Changes and a new look Tornado

Major changes are in the wind to revolutionise one of the most spectacular sailing classes in the world as it campaigns to earn its place back in the Olympic arena. Moves are afoot to completely revamp the class, breaking the old mould and transforming it into a more accessible, more friendly, one-design class with appeal to the masses, media and a new fleet of Generation Next sailors.

The idea is to transform Tornado racing from an arms race back into a sailing race accessible to everyone and conducted on a level-playing field. To have the racing decided on the water, not by a development program or technological edges. To have a new generation of athletes racing high-octane craft into a new era.

In essence, the men and women of the International Tornado Association are responding to the winds of change constantly blowing through world sport, to update and freshen the look of the fastest boat at past Olympics, making it a more appealing and attractive prospect to a rising tide of new, young sailors looking for the ultimate thrill - and Olympic glory.

Ideas mooted to modernise a class, already renown for its thrills, spills and spectacular speed and working zealously to return to the Olympic program in 2012, include a shorter and sharper racing format, a one-design campaign equipment kit available at the touch of a computer key or by phone call, a reduction in campaign costs to help attract a new wave of talent from new areas of the globe _ making it the boat for one and all.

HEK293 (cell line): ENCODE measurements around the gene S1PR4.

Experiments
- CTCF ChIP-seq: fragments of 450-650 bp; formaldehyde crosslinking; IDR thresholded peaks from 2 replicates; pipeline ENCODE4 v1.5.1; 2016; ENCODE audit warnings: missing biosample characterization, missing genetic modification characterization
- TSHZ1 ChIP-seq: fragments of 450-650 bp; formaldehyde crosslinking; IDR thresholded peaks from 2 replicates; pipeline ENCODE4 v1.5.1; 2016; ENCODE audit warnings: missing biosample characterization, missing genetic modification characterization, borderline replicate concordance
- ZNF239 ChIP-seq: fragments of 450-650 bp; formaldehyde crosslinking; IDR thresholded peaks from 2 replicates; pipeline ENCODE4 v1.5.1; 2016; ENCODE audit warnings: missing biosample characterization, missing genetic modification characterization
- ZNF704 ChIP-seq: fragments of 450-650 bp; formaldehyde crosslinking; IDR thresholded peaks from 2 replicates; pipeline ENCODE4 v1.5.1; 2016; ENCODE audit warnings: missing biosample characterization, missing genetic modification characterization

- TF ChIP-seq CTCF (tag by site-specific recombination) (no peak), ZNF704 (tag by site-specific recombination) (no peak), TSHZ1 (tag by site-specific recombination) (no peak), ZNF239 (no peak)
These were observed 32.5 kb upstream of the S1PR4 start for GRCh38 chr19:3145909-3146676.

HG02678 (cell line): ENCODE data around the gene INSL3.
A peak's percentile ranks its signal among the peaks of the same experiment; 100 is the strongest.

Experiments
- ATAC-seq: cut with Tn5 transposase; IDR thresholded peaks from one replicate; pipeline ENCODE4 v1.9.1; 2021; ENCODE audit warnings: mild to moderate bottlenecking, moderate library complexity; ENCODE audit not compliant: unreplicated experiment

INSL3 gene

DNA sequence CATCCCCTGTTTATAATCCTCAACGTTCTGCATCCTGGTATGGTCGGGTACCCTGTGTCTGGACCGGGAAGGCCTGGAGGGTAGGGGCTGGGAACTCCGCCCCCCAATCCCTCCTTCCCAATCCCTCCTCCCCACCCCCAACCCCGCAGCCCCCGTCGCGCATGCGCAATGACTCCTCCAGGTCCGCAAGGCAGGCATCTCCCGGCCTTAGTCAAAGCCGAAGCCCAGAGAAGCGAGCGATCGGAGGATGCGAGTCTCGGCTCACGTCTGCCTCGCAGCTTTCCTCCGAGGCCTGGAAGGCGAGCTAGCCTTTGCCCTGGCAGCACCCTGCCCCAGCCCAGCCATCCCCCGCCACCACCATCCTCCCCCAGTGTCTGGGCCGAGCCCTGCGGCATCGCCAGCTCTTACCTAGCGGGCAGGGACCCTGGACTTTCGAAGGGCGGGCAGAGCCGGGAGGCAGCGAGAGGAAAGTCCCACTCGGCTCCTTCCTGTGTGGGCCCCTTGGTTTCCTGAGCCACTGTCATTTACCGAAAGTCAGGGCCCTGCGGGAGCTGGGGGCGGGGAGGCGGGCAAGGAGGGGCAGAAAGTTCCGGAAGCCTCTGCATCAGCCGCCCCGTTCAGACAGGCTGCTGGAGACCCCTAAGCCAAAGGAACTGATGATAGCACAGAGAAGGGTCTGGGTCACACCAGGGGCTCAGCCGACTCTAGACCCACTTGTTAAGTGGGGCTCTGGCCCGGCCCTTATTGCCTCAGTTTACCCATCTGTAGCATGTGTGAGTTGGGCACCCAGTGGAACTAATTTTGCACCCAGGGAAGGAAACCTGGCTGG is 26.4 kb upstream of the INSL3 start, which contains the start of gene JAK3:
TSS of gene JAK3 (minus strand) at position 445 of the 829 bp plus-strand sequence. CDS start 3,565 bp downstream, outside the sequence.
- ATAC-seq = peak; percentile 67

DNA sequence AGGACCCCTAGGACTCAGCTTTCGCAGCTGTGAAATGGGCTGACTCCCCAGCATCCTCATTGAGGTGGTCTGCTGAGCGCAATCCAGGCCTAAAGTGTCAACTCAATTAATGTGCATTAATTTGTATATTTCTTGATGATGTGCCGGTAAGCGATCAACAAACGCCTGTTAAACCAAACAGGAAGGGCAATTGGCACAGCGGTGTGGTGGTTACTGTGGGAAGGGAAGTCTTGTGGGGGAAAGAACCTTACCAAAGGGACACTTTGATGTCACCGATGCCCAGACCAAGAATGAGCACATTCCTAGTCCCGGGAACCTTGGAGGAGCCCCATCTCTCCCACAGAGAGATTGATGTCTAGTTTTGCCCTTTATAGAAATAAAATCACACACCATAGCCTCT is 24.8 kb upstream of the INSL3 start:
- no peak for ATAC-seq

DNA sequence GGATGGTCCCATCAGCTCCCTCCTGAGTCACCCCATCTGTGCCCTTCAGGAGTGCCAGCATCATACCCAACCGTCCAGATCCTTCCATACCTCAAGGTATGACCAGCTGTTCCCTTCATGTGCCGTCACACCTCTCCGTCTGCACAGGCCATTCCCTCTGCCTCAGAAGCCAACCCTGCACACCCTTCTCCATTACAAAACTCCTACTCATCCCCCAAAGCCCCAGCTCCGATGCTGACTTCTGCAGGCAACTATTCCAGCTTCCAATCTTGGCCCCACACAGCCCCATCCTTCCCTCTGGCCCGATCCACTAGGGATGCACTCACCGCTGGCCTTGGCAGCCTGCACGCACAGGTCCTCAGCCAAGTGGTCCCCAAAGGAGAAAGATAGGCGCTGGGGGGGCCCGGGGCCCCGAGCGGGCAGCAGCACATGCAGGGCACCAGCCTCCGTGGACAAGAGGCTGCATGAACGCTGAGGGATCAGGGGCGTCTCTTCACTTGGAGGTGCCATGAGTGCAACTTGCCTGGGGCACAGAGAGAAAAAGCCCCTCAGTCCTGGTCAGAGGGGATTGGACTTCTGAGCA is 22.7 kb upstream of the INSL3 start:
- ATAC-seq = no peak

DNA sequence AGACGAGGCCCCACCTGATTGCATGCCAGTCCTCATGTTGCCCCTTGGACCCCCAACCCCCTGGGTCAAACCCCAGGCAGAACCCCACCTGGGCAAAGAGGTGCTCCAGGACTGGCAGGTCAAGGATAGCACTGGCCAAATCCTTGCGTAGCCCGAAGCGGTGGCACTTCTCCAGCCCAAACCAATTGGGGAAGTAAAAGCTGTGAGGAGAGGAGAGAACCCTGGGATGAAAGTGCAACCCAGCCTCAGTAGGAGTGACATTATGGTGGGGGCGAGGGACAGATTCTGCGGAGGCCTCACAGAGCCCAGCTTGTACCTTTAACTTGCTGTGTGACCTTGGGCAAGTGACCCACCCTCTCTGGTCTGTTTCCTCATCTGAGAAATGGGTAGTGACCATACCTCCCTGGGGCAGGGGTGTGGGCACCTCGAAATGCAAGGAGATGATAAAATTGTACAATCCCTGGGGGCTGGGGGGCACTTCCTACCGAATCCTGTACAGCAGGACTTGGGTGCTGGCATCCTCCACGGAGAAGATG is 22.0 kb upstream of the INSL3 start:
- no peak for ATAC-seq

The simplicity of having a one-design craft built to last available quickly and easily allows for a more defined, direct and faster route to the Olympics for aspiring champions.

'We have listened to and taken aboard ideas circulating in the sailing world, from the boat park right up to ISAF, and we believe it's time for a change and that we can lead the way,' said International Tornado Association president Carolijn Brouwer, 1998 ISAF Rolex Sailor of the Year and a multiple world champion and medallist in a range of classes, most recently the Tornado catamaran.

'We are looking at having a boat that can be supplied, that is one-design, has identical sails and is not subject to ever-changing advancement. In short, a multi-hull where we can contain the cost, making it more affordable to a wider audience and more accessible to a new breed of sailors.

'What we would like to see is a sailor in Botswana, which does indeed have a sailing club, able to compete with the exact same equipment as the world champion, the European champion, the Asian Pacific champion and the next Olympic champion.

'But, at the same time, build on the classes attractiveness to both male and female sailors while conquering new territories, encouraging youth development and keeping costs down.'

International Tornado Association vice-president Darren Bundock, a two-time Olympic medallist and six-time world Tornado champion, believes the boat is the most exciting and well-suited multi-hull for Olympic warfare.

'It's fast, media and spectator friendly, tests the skills of the best multi-hull sailors in the world and at the same time is durable and cost effective,' Mr Bundock said. 'Vote 1 Tornado.'

The International Tornado Association is hoping the 11th medal is retained at the 2012 London Olympics after it was initially dropped from the program.